The Courier News from Blytheville, Arkansas on July 20, 1954 · Page 10
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July 20, 1954

The Courier News from Blytheville, Arkansas · Page 10

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Blytheville, Arkansas
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Tuesday, July 20, 1954
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Page 10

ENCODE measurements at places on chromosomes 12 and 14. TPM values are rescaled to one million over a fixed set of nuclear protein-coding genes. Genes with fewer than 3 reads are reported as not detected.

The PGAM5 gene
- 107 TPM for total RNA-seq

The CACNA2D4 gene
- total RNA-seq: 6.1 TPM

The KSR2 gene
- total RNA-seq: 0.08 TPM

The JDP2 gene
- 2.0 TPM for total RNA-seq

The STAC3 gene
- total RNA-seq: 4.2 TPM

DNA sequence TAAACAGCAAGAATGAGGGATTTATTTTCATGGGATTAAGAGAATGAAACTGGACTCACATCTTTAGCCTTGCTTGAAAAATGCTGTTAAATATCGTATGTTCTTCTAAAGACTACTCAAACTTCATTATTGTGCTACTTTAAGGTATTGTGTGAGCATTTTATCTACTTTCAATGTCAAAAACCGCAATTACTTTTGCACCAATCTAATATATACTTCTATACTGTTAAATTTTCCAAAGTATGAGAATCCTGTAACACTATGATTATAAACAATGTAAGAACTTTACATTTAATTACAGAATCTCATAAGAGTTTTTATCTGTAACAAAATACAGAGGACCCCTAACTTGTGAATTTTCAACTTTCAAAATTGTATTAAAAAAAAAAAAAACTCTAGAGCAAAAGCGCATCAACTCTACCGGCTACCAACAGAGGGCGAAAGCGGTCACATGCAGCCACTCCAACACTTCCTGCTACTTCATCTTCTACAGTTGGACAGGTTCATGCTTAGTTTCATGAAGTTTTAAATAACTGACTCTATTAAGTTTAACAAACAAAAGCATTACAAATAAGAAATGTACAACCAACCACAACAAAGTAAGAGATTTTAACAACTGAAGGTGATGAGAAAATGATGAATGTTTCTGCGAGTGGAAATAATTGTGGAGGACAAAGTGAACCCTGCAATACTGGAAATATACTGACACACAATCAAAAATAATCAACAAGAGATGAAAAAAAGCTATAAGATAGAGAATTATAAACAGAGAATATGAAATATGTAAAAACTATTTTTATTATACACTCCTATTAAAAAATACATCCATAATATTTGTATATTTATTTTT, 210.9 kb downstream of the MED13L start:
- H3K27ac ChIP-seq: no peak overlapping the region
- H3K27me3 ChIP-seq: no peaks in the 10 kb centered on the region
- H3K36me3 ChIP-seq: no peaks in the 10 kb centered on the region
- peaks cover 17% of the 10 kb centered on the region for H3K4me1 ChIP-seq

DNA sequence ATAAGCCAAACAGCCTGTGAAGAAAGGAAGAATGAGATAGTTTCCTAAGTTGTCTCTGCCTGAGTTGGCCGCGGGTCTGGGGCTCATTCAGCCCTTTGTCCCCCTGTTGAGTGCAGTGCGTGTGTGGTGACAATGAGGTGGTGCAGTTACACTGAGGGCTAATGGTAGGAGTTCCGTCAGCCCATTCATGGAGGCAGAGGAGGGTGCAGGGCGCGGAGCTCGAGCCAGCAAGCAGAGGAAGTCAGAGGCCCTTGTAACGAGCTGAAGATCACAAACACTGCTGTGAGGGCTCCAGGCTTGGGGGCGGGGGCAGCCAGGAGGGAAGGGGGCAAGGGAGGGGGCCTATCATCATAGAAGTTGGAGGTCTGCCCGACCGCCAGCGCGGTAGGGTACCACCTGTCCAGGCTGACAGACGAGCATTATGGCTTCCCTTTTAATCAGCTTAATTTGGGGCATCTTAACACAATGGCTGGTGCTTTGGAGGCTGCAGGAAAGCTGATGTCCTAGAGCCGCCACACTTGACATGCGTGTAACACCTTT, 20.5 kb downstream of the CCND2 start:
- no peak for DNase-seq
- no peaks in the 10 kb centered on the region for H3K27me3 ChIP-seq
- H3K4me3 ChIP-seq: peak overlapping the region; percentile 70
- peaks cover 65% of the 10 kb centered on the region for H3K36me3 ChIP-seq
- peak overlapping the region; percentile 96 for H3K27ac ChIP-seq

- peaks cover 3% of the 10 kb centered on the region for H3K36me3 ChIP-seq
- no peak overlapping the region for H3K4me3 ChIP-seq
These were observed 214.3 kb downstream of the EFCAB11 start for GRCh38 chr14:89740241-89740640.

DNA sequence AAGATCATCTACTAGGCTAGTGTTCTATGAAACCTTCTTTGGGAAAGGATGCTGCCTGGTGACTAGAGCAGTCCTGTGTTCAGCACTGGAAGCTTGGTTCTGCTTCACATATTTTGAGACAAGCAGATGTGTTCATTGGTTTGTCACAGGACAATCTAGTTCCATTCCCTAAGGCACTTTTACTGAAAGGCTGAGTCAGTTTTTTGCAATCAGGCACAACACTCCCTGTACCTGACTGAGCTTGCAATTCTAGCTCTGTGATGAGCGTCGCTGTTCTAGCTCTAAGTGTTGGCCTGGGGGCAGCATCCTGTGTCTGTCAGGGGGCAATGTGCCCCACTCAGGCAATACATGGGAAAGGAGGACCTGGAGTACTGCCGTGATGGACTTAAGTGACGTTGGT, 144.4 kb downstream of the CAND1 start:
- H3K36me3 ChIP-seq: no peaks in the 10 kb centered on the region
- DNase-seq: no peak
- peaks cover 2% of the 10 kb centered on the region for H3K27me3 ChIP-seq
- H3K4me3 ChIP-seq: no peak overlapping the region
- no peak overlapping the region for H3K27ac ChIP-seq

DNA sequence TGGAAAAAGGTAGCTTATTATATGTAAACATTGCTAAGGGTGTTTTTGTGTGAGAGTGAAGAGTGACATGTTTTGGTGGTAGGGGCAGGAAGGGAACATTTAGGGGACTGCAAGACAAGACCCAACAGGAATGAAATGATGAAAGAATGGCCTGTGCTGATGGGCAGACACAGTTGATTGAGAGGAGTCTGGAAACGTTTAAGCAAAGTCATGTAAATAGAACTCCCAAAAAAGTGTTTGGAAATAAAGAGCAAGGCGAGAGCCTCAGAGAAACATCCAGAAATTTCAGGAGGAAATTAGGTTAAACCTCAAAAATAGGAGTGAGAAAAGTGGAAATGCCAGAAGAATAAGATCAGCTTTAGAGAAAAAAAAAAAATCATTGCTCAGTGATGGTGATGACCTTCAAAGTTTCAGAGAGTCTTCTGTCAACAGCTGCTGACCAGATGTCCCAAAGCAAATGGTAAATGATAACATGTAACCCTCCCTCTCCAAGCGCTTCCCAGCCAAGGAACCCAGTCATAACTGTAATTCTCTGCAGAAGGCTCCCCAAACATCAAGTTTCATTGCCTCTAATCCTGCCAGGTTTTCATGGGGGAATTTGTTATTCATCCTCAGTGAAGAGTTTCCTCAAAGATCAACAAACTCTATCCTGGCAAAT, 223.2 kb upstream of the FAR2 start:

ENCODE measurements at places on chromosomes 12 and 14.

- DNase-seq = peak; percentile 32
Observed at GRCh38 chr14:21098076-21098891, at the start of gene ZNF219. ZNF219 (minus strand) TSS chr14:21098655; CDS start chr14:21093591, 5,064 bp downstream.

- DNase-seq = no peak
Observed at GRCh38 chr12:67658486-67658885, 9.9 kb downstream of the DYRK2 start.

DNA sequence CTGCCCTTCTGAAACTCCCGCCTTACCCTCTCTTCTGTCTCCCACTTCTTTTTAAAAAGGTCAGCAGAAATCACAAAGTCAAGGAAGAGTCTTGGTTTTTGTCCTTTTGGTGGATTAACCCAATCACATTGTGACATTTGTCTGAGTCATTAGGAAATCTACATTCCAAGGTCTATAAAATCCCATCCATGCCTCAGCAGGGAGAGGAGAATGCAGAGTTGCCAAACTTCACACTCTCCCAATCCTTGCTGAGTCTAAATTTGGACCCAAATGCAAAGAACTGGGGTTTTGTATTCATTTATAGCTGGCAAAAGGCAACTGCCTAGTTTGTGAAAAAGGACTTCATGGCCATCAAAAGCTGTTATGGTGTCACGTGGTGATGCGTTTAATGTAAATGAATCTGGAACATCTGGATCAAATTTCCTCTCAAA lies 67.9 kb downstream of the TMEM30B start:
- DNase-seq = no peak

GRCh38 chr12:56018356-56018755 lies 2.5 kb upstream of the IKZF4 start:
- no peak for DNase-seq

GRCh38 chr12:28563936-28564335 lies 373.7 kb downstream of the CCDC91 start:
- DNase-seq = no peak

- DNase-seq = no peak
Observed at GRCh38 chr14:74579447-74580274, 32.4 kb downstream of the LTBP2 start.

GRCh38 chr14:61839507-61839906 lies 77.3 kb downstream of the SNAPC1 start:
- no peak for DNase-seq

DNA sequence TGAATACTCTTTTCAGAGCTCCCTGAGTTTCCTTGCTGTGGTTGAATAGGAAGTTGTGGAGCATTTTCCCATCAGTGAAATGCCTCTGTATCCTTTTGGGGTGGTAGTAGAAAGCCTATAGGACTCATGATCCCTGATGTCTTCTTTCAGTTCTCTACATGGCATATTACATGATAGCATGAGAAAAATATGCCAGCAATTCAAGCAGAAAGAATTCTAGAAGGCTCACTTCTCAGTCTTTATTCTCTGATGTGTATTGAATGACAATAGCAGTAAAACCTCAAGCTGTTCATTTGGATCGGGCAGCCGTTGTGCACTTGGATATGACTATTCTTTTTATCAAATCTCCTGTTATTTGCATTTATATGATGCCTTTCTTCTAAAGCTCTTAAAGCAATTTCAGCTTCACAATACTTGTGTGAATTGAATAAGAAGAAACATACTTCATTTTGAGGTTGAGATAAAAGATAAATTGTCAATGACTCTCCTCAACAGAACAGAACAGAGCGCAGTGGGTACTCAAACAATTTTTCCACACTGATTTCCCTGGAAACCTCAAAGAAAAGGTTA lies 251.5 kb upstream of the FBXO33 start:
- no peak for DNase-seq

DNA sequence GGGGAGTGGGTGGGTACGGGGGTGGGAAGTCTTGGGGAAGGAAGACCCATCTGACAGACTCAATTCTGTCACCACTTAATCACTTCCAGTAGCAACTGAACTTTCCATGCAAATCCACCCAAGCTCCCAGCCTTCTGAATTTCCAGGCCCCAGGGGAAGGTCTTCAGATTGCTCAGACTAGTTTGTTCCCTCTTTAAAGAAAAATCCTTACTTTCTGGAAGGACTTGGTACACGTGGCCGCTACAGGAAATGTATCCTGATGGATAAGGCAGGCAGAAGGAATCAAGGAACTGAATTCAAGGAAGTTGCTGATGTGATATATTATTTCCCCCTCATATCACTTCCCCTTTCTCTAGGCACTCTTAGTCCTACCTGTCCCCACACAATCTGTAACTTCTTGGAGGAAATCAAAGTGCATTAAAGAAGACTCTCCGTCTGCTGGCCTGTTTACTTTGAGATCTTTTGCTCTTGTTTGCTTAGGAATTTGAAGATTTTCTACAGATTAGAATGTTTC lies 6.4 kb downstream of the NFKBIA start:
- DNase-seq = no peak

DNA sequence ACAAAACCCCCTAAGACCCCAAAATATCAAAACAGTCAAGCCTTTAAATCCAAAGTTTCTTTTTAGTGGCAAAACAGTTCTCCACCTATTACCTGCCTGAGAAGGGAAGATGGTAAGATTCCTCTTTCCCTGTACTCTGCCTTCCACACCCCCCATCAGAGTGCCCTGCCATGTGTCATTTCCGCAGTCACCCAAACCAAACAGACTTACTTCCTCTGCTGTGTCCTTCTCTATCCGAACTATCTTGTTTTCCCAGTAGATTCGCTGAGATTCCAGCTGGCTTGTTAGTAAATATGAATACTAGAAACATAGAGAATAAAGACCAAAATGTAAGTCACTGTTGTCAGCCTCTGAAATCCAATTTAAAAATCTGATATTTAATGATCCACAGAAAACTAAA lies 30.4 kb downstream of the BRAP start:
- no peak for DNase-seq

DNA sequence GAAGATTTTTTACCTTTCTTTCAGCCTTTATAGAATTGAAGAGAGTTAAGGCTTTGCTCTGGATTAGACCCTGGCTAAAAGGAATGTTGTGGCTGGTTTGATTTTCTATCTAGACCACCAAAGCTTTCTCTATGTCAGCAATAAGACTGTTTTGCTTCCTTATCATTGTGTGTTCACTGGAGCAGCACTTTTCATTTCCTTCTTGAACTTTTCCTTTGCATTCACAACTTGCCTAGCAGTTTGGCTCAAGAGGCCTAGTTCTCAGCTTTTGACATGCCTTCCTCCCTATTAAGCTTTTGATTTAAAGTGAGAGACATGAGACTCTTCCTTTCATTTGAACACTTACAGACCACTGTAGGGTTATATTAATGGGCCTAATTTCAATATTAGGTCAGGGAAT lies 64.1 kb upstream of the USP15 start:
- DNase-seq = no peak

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PAMTW BLYTMEVILLB (ARKJ COURIER KEWS Senators Told Powell Ousted from FHA Post On GOP Suggestion WASHINGTON (AP) — David Muss, a New York builder of government insured apartments, testified to Senate probers today that the Republican National Committee had interceded to get Clyde L. Powell ousted from his top housing job. Muss told the Senate Banking Committee that Guy T. Holly day, former head of the Federal Housing Adminisr'~tion. had sent Powell a letter last March asking him Commodity And Stock Markets- Ntw York Cotton (12:30 ^notation*) Oct 3436 3441 3435 Dec 3455 3461 3454 Men 3481 3486 3476 May 3490 3494 5 3437 3457 3482 3484 3487 Ntw Orleans Cotton Oct 3434 3438 3433 3434 to leave. Enclosed in that letter. Muss said, was another from the GOP national committee. Muss described the committee letter as saying, in Muss' own words, that the GOP committee had "been waiting for some time" to have Powell dismissed. Saw Copy Muss said Powell showed him a copy of that letter shortly afterward, :: a time when Muss and his partner, Norman K. Winston, were considering' hiring Powell at S12,000 a year plus a small interest .' • the Muss-Winston building business. That was about the amount of Powell's government salary, Muss said. Powell twice has refused to testily before the Banking Committee headed by Sen, Capehart (R- Both times he stood on the Fifth Amendment, which says no person shall be compelled to testi- \J\s\t ,.»•-•«•• «•»**•' * v AW *- *v« «• — — — m Dec 3457 3460 3454 3456 i iy against himself. ,,.i- o/io;; Q'«n ^.7R 3d.Rri Muss said that w Men May 3496 3460 3478 3497 3486 3480 3490 Chicago Soybeans July .... 4163/4 416% 416% 416% Sept .... 319% 319& 310 Nov .... 293% 293% 286 Jan - ... .. 293% 297% 297% 289% 297% Chic«gt Wheat Julr .... 208% 209V4 206% 208% Sept.... 212 2121/s 209% Chicago Corn July 165*4 169 161H Sept..... 162% 163% 160 Ntw York Stocks 165 163 AT and T ---- 172 1-4 Amer Tobacco 56 5-8 Anaconda Copper 38 1-2 Beth Steel 70 1-4 Chrysler --- 62 1-4 Coca-Cola . 116 Gen Electric 43 1-2 Gen Motors 791-2 Montgomery Ward 67 1-8 j when N Y Central 22 1- Int Harvester 32 Republic Steel 59 Radio 32 1-2 Socony Vacuum 40 1-2 Studebaker 18 1-8 Standard.of N J 841-8 Texas Corp 65 3-8 Ssars . 66 U S Steel '51 3-4 Sou Pac 43 1-3 Muss said that when the housing scandals broke on April 5 he and Winston gave up all interest in hiring Powell, now 57, who had gotten in touch with Winston early this year. Swiss Group Probed The questioning of Muss came as the committee planned TO study the operations of a group of Swiss investors who reportedly profited from U.S. government - insured housing construction. Committee sources said the Swiss businessmen reaped about half a reported over-all profit of more than a million dollars on the Billy Mitchell Village project in San Antonio. Tex., and a second project in New york. Last week the committee heard that a group of British stockholders in a New York corporation took more than 5400,000 of "windfall" profits from construction of Oakland Gardens in Bayside, Long Island. The committee has described as a "windfall" the profit resulting promoters " obtain govern- MCCARTHY ment-insured loans exceeding their actual costs r.nd pocket the difference. /-H to Lay Off 5,725 CHICAGO L?)—The International Harvester Co. plans to lay off 5.125 employes this month. A spokesman said yesterday that the move stems from a drop in the company's sales of motor trucks and farm implements. Livestock (£>)—USDA—Hcgs 9,500; moderately active; weights 180-230 Ib 2550 lower; heavier weights steady to _ , . T • / 25 lower; 170 Ib down fully steady; / eacning I fOUDICS sows steady to weak; choice 200240 Ib. 23.00-10, several loads 23.15; few loads choice No. 1 and 2 23.25; 240-3701b 22.00-23.00; heavier weights scarce; 170-190 Ib 22.50-23.GO; 150170 Ib 20.50-22.50. few 22.75; sows 400 Ib down 16^50-18.75: few . light weights 19.00; heavier sows 13.2515.75; boars 9,50-16.00. Cau-le 6,700; calves 1,800; opening about, steady; little- movement, of utility to low good kinds; lew- loads and lots high good and choice steers and, butcher yearlings 21.0023.50; active demand for cows at firm prices; utility and commercial 9.00-11.50. canners and cutters 6.50-9.00; light shells 5.00-6.00 bulls steady; utility and commercial 12.0014.00. canner and cutter bulls 8.5311.50. vealers 1.00 lower, high choice and prime 19.00-20.00; good and choice 14.00-18.00; commerical and low good 8.00. 10.00-13.00; culls 7.00- Schools Have HONG KONG !.#—The sons of the peasants and workers in Red China are no shining lights as scholars. The Peiping Ministry of Higher Education has put out a set of orders on how to cope students whose "low cultural foundation" made them "unfamiliar with the ways and methods of study." - The Reds, in a forced enrollment, put more than 22.000 such children into middle schools in 1951-52 on a quick-course schedule to "develop technicians." Last fall the first 1,500 finished the short courses and were dumped on the high percentage of proved deficient in "language and analytical geometry . . . with rather poor knowledge of mathematics, physics and chemistry." The teachers are told to "form special classes," to "improve teaching methods and strengthen after class coaching activity." colleges. A them have (Continued from Page V) Julius and Ethel Rosenberg, the atomic spies; William Remington and the top leaders of the Communist party. He exposed Communist infiltration in the United Nations. With this subcommittee he guided the exposure of Communist infiltration in the government Printing Office, the Voice of America, Ft. Monmouth, defense plants and other key places. "The jury of the American people saw and heard him during the (McCarthy-Army) hearings. They know first-hand of his ability and his effectiveness. " ';now that they will resent as deeply as do I the treatment to which he has been subjected." Text of Letter Following is the text of the letter from Cohn to McCarthy: "Dear Mr. Chairman. "As there appears to be a lack of unanimity among the members of the" investigations subcommittee upon the quest-ion of continuing my services as chief counsel, I hereby tender my resignation. "It has been a privilege to perform my duties under your inspiring leadership. The enthusiastic support which has come to me from the American people for the small part that I have played in this task of exposing Communist infiltration in key places has been an inspiring force and a great comfort. I extend to the great American jury my heartfelt thanks for its loyal support. "Needless to add it is with much reluctance that I leave the challenging work of the committee, but I am certain that the fight against atheistic Communist influence will continue until every vestige- of it is driven from -our shores. "Respectfully yours, "Roy M. Cohn" •Cohn had been chief counsel of the McCarthy subcommittee since early in 1953. His pay was $11,700 a year but he testified during the McCarthy-Army hearings that he received a larger income from a New York law firm with which he retained a partnership. Reports Denied Cohn had denied repeatedly in I recent weeks reports that he planned to quit. So had McCarthy. The 27-year-old Cohn first became a familiar national figure during televised hearings of McCarthy's invest 1 tations- in which as special subcommittee counsel he did much of the quizzing of witnesses. His name' became a household word when he appeared as a principal in the Army-McCarthy hearings, in which he was both a witness and a questioner. During the 36 -lays of televised hearings, he was,constantly at McCarthy's side steadily whispering into the senator's ear. The sole registered Democrat to command McCarthy's ear in Washington with regularity, Cohn is the only child of Albert Cohn, former Bronx politician and now a New York appellate court judge in Manhattan. Cohn at 20 won his law degree from the Columbia University before he was old enough to be a lawyer. He worked as a law clerk in the U.S. attorney's office until I he turned 21, the minimum age to take the bar examination in New York. Sen. Flanders (R-Vt). who has been maneuvering in an effort to get a Senate vote on censure against McCarthy, commented on Conn's resignation: "So far so " J "This of course does not reach the heart of the problem represented by the junior senator from Wisconsin." The group within McCarthy's subcommittee aligned in favor of ousting Cohn was reported to include Sen. Potter (R-Mich), and the three Democratic members—Sens. McClellan (Ark.), Symington (Mo) and Jackson Youth Injured Or. Tractor Used For Joy Ride 7 James McBride, 15, son of Mr. and Mrs. W. L. McBride of Blytheville, was released from Chickasawba Hospital today after observation for possible injuries received Sunday night when he fell under a tractor he and four other youths took from the Jack Robinson Implement Co. for a ride, according to Police Chief John Foster. Hospital officials reported James' condition as good with only minor bruises on the head. Chief Foster said no charges had been filed although'the five youths took the tractor without permission for ''joy riding." The incident was reported to the police yesterday morning and the youths are being questioned. CHERRY (Continued from Page 1) on the TV screen. Faubus, a former highway commissioner himself, took a swing at Cherry's "non-political" road commission for not building more roads in the Little lock area. "The program for a highway to Pine Bluff from Little Rock was set up before I left office two years ago. And you know how much progress has been made," Faubus said. He said the Mack Blackwell amendment which set up the commission as a constitutional body was evolved under the McMath administration "before Cherry even Was mentioned as a candidate for governor." Cherry agreed with Faubus that "he certainly should be familiar with highways." "He was a member of the commission that was investigated by the Highway Audit Investigating Committee," Cherry said. "If all roads into Little Rock should be four-lane, why didn't he do it when he was with the commission?" Work Continues On New City Map Work on the finished drawing of a City Planning Commission map of the City of Blytheville will be started soon, according to J. W. Meyer, engineer doing the drafting. Drawings of the subdivision re- plats recorded in the court house have been made and assembled, he said, and the final map will be started soon.' The map is to be four by eight feet in size and done in four colors at a cost of 5750. CONFERENCE (Continued from Page 1) fire was signed. Truce Outline Reports from various conference sources indicated an armistice agreement was shaping up along these lines: 1. Viet Nam would be partitioned "temporarily" at approximately the 17th Parallel, with Ho Chi Minn and the Vletminh taking over the North and the French-sponsored Viet Nam .government of ex-Emperor Bao Dai retaining the South. 2. The Vietminh and the French would •.vithdraw their troops from the other two Indochinese states of Laos and Cambodia, leaving the French-sponsored royal gov- | ernments in control. 3. French military personnel would remain in Laos, Cambodia and south Viet Nam to help the three states develop defense forces. 4. Viet Nam would be reunited by supervised elections in both North and South, to be held at an agreed future date. 5. South Viet Nam, Laos and Cambodia wou 1 '* be barred from participation in the Southeast Asia Treaty Organization (SEATO) which Western sources last night said the United States, Britain and France had agreed to form to oppose further Communist penetration in that area. 6. The armistice would be supervised by an international commission composed of Canada, India and Poland. A unanimous vote would be required for decisions or issues which might lead to a resumption of hostilities; otherwise only a majority vote would be required in the commission. More Bargaining Mendes-Frarce. after dining last night with British Foreign Secretary Anthony Eden, returned to his lakeside villa to receive Dong for more bargaining on still unsettled issues. It was not immediately known whether they narrowed their differences. Reliable sources said the chief points in dispute were the exact location of the demarcation line and the date for the future all- Viet Nam elections. On the territorial issue, the French previously had held out for the 18th Parallel as the dividing line and the Vietminh for the 16th. The midway point, suggested by Soviet Foreign Minister V.M. Molotov, would permit south Viet Nam to retain the major port of Strike Postponed NEW YORK (.0 — A threatened strike by 35,000 CIO workers against the U. S .Rubber Co. was postponed two hours before the deadline, and negotiations on a new contract continue today. WASHINGTON L?)—Secretary of State Dulles canceled his news conference today to keep in close touch with Indochina truce developments at Geneva. (Wash). Cohn was in New York but was not immediately available for further comment. His father said he had been up Ir^e last night and was sleeping late today. Do You Know? /2 TABLETS—Composition Books — Notebook Fillers Paper of All Kinds ROSE SALES CO. For Proof — Read Thursday's Advertisement Last Wednesday's Answer: Indians Are Not Redskins Redskin is a misnomer. The skin of the typical adult Indian is brown rather than red, varying from light to very dark. 1—Geo. W. Stimpson, Uncommon Knowledge. 2—New International Encyclopedia. Volume 12, page 120. Do You Know? Ray's Floor Center offers joti Free information on How to Install & Maintain your Floor* & Walls. Call us—or see us at any time. Remember you can save up to 50% if you do it yourself. "Flooring is our busin***—not a sideline." Ray's Floor Center 107 E. Main Phont 3-8650 Retirement Pay Denial Okayed WASHINGTON (Si — The House Civil Service Committee today voted unanimously to deny government retirement pay to any federal employe or member of Congress convicted of lying about Communist associations or engaging in subversive or felonious activities. It would strip retirement benefits from Alger Hiss or others who, like him, would be entitled to government annuities upon reaching retirement age. The measure would not apply to retired government workers or congressmen already receiving retirement benefits. Blytheville Polio Victim Improves David Lee Springer, six-year-old son of Mr. and Mrs. Charles Springer of Blytheville, was reported improved but still in critical condition this morning after admittance to Isolation Hospital in Memphis with polio. Although improving, he is still in a respirator. Tourane and the ancient Annamese capital of Hue. On the election issue the Vietminh want the voting as soon as possible. The French and Vietnamese, admitting that Ho Chi Minn would win any balloting held immediately after the armistice; asked for a delay of two years. The commi """-*«; yesterday were reported willing to delay the election for 18 months. Regardless of 'he out-ome of the day's events. Mendes-France had his plane ordered to take him to Paris tomorrow. There, on Thursday, he must report to the National Assembly, to which on June 17 he gave his "peace or resignation by July 20" pledge. In the nurry of final negotiations, the United States maintained its" sideline role. U.S. Under Secretary of State Walter Bedell Smith planned to attend the climactic conference session later today, but U.S. Secretary of State Dulles told a Senate committee in Washington yesterday that the United States would not sign any pending Indochina peace settlement. Dulles added that his government would not do anything to upset any reasonable agreement. POLITICS TUESDAY, JULY *, • Legion Officers To Take Oxer (Continued from Pag« postmaster,. State Sen. Guy Jones of Conway, and Gus McMillian of Sheridan," first candidate to announce this year. Cherry will be featured on a Statewide "Talka- thon" tonight to be carried by the local station at 1 p. m.; Jones visited Blytheville last week, and Fabus is scheduled to be here tomorrow morning. McMillian drew six spectators at an earlier speaking engagement here, and said he would return. PROSECUTOR'S RACE — Local campaigning has evidently paid off for prosecuting attorney candidates as opposed to state seekers in that the average voter interviewed could name 2.4 of the four candidates. An abundance of signs undoubtedly helped the men to list 2.6 of the candidates and the women to name 1.6. The four-cornered race finds Ralph Wilson of Osceola, Frank Snellgrove and Terry Shell, both of Jonesboro, and Hub Methvin of Truman seeking to succeed H. G. Partlow of Blytheville. All have undoubtedly visited Blytheville for personal campaigning in the district race. * * * AS IN ALL polls, the work was lightened by some of the replies forthcoming. One person admitted in advance that he would be able to name only one senatorial candidate—"I know Pulbrights' running because I saw him on television last night" Garbling of names reached new heights in attempts to name prosecuting candidates, and probably with good reason (posters enumerating all four candidates are currently gracing most street corners). If a general conclusion is to be drawn from results of the poll, it would be that Blytheville voters are at present in step with reported general statewide apathy toward the corning balloting. One fact can't be overlooked, however: that failure to name the field of candidates for office doesn't imply a lack of enthusiasm for the candidates the voters can and will name. At any rate, politicians apparently will find Blytheville a fertile campaign ground during the remaining week —if they can get the voter interested. Cosmic rays pass through the bodies of all human beings an average of ten times a second. New Dud Cason Post of American Legion, officers will take over tonight for their first regular meeting. The group includes Gilbert Mann, commander; Arnold Miller, first commander; Floyd Tate, second vice commander; Hollis Moody, sergeant at arms; Robert Koonce, chaplain; Jim Stovall. service officer; Dr. John Elliott, post surgeon'; C. A. Cunningham, historian. Appointments announced by Mr. Mann include Dan M. Burge, post judge advocate; and Bill Stein- sieck, post adjutant. Forty-three delegates from the post will attend the state convention which begins Friday. Reds Again Ask Tanker Release MOSCOW {.#—-Russia has sent a third note to the United States demanding immediate release of the Soviet tanker Tuapse, held by the Chinese Nationalists at Formosa. In their latest protest, handed to the U. S. Embassy yesterday, the Soviets threatened to ask damages from ths United States for capture of the 8.840-ton ship by the Chinese Nationalists on June 23. Attend Health Meeting County Agent Keith Bilbrey, C o u n t"y Hospital Administrator John Cherry Tuberculosis Association Secretary Mrs. Frances • Gammill and County Health Nurse Mrs. Clara Ambrose left today for Little Rock where they will attend the fourth Arkansas Rural Health Conference today and tomorrow. TERMINn Tfc« Snurday POST Bruce Terminix Company Memphis, Tetm. P. O Box I27f Phone 62-3531 RIMO FOR A RIDE IIM A "ROCKET 1 GIVE US A CAL-L. FOR THE BEST DEAL. OF ALL ! We figure OldsmobHe's new Super "88" Holiday is its own best salesman. So when VOM ring for vour "Rocket'" ride, don't expect a high -pressure sales talk. We'll let the Super "88" speak for itself— with performance! T'-.e smooth, whispering power of its mighty "Rocket" Engine! You'll whisk away at the lights— cruise over the hiUs, down the open road! And power features do t;he work while vow. have all the fun. All this and Oldsinobile styling leadership, too! IVs easy to see why Oldsmohile sales are way up ... and why we can give you the Lop trade in town! So ring us soon for vour "Rocket' ride! OLDSMOBILE'S RIDIN' HIGH! AND WE'RE TRADIN' HIGH! 'ROCKET" ENGINE OLDSIVIO KINS FOR A RIDI IN A "ROCKIT"! WHY SETTLE FOR A SUBSTITUTE?... HORNER-WILSON MOTOR CO., 317 East Main Phen* 2-205* ... YOU CAN OWN THE BEST FOR SO LITTLE MORE! HALSELL and WHITE FURNITURE CO MAIN AT DIVISION PHONI 3-tOM L